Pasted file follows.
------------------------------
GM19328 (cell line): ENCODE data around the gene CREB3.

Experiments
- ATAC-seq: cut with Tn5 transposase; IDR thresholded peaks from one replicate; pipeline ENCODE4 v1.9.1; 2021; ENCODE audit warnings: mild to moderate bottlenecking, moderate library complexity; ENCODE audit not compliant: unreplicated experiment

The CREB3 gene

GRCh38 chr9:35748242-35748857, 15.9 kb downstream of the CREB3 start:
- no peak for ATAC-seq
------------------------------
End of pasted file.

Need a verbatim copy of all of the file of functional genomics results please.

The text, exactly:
GM19328 (cell line): ENCODE data around the gene CREB3.

Experiments
- ATAC-seq: cut with Tn5 transposase; IDR thresholded peaks from one replicate; pipeline ENCODE4 v1.9.1; 2021; ENCODE audit warnings: mild to moderate bottlenecking, moderate library complexity; ENCODE audit not compliant: unreplicated experiment

The CREB3 gene

GRCh38 chr9:35748242-35748857, 15.9 kb downstream of the CREB3 start:
- no peak for ATAC-seq